Hadley schools, police emphasize strong safety ties


Staff Writer

Published: 05-30-2023 9:04 AM

HADLEY — A series of measures are being undertaken to promote the safety of staff and students at Hadley’s public schools, including doing regular screenings for behavioral risks and maintaining a strong partnership with law enforcement, according to school and police officials.

At the School Committee meeting Monday, both Superintendent Anne McKenzie and Police Chief Michael Mason elaborated on the work being done as a draft school threat assessment policy is being reviewed.

McKenzie said intervention is critical should someone be considering an act of violence, as is identifying signs someone is in a state of distress and needs help.

“Hadley public schools has a range of comprehensive intervention designed to address this very finding,” McKenzie said, adding that interventions are often more extensive than in some very large school districts.

For instance, the schools have bullying intervention and prevention and screen students for behavior risks and mental health concerns three times a year, and students from grades 5 to 12 screen themselves three times a year.

There are also suicide prevention and intervention protocols, and school procedures are aligned with threat assessment protocols developed by the U.S. Secret Service and federal Department of Education.

The presentation comes after a shelter in place was ordered at Hopkins Academy on April 25, following an earlier incident on April 14 in which there was a report of a possible weapon at the school. Both times police searched the building and found no weapon. A shelter in place, reported incorrectly in an earlier article, did not occur in the first incident.

McKenzie said an email was not sent out after the first incident out of concern that might have increased anxieties, not reduced them. Emails sent out in late April, after the second incident, she said, provided as much information as possible, without violating privacy.

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Mason spoke about how aligning standards on the national and state level is important. A key finding, he said, is that incidents of targeted violence in school are rarely sudden, impulsive acts. “They’re usually things discussed, talked about or planned in advance,” Mason said.

He said there is a difference between making a threat and posing a threat and, while there is no specific profile for someone who might act out, McKenzie and school principals using behavioral analysis forms and other data can help.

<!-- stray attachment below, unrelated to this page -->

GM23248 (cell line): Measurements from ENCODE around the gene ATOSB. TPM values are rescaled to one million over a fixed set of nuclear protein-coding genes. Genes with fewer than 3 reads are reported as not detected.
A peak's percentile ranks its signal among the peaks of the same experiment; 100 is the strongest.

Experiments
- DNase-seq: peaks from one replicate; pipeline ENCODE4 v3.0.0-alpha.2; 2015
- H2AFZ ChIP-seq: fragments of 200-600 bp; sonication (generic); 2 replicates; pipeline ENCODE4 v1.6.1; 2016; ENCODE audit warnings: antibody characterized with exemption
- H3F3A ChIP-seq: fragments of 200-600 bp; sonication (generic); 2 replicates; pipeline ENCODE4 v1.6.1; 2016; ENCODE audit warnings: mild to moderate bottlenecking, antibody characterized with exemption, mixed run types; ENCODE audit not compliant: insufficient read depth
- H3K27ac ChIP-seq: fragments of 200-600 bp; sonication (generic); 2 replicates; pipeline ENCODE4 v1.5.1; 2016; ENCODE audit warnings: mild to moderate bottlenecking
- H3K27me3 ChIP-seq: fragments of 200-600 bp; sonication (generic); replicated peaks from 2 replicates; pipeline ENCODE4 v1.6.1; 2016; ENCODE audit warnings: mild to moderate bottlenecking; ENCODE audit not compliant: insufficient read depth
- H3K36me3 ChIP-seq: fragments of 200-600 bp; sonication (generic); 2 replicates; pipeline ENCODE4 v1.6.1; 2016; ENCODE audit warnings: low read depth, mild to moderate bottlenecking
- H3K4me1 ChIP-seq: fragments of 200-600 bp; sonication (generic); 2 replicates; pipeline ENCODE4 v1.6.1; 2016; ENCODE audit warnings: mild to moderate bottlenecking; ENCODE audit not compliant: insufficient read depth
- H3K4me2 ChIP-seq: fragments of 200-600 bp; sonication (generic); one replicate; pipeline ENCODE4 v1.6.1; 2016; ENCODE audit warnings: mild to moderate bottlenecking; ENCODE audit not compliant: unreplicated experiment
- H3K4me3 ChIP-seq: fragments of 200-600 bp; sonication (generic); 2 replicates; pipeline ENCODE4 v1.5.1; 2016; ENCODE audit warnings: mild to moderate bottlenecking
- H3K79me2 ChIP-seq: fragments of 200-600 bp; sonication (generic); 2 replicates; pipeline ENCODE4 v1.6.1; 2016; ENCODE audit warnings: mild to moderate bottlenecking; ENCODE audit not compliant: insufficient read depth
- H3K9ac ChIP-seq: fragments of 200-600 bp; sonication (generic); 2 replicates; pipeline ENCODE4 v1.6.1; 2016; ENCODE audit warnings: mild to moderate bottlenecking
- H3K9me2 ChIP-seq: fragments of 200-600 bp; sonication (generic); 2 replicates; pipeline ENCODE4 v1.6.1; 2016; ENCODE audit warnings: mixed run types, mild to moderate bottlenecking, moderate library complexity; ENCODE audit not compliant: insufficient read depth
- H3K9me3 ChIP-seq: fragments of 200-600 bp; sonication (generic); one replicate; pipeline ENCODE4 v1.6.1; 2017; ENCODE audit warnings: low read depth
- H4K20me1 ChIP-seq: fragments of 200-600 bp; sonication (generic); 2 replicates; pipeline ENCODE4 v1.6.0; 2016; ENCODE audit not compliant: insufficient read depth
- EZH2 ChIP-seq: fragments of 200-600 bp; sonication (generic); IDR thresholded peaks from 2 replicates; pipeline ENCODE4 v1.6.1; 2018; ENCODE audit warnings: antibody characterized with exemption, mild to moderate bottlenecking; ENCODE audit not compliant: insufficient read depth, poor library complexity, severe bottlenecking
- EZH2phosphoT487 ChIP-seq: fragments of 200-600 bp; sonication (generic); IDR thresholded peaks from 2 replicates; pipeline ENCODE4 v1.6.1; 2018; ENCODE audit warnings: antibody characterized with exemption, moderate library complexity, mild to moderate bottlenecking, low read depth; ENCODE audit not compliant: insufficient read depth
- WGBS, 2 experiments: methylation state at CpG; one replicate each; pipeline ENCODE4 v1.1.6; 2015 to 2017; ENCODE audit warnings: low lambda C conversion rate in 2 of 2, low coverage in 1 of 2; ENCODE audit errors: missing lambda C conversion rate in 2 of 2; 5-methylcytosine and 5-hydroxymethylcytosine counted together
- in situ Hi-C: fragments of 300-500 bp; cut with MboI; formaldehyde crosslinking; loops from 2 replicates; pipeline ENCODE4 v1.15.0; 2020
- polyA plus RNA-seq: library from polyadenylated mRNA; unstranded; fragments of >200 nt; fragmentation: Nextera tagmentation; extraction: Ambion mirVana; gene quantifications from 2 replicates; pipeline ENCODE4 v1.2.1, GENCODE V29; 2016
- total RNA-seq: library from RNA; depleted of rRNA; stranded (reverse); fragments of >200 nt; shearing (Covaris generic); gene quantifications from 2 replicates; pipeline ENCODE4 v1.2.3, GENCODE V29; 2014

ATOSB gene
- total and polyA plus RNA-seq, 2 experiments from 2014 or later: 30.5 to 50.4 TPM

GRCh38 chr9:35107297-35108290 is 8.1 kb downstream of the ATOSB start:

“I think we’re on the right track to gather the best information we can, even though there’s no actual profile we’re looking for,” Mason said.

Mason said attacks are typically stopped by intervention other than law enforcement. Still, he and the schools started a school resource officer position and have built that relationship to talk about school safety issues.

“In these circumstances law enforcement does respond, if needed, and we will respond promptly,” Mason said. “In the past we were there very quickly.”

McKenzie said all staff are committed to safety. “They intervene immediately, they don’t wait until somebody else shows up,” McKenzie said.

Mason said he is looking for inventive ways to keep children safe, such as new training in western Massachusetts for police officers, firefighters and paramedics to make sure everyone is trained the same way.

School Committee Chairwoman Humera Fasuhddin said she is pleased at the strong connection between schools and police, and applauded the surveying of students and educators. “I don’t have to tell you that school safety is top on parents’ minds,” Fasihuddin said.

Committee member Tara Brugger said police presence makes her feel that police are invested in the community. “Your presence makes a difference,” Bruegger said.

The incidents have raised concern, but Christine Pipczynski, who formerly taught at Hopkins, said it’s unfair that the person reporting possible incidents came under criticism for doing so. “I believe this person was very brave and should be commended for it,” Pipczynski said.

Priscilla Cruz, a 10th grader who is a student representative to the committee, said the shelter in place was stressful and people were anxious.“It was a little bit nerve-wracking and no one really knew what was going on,” Cruz said.

Select Board member Joyce Chunglo said she, too, got some communication from community members worried about what happened, but is confident that public safety is paramount.

“Our school and our police make sure all of our student community is safe and well kept,” Chunglo said.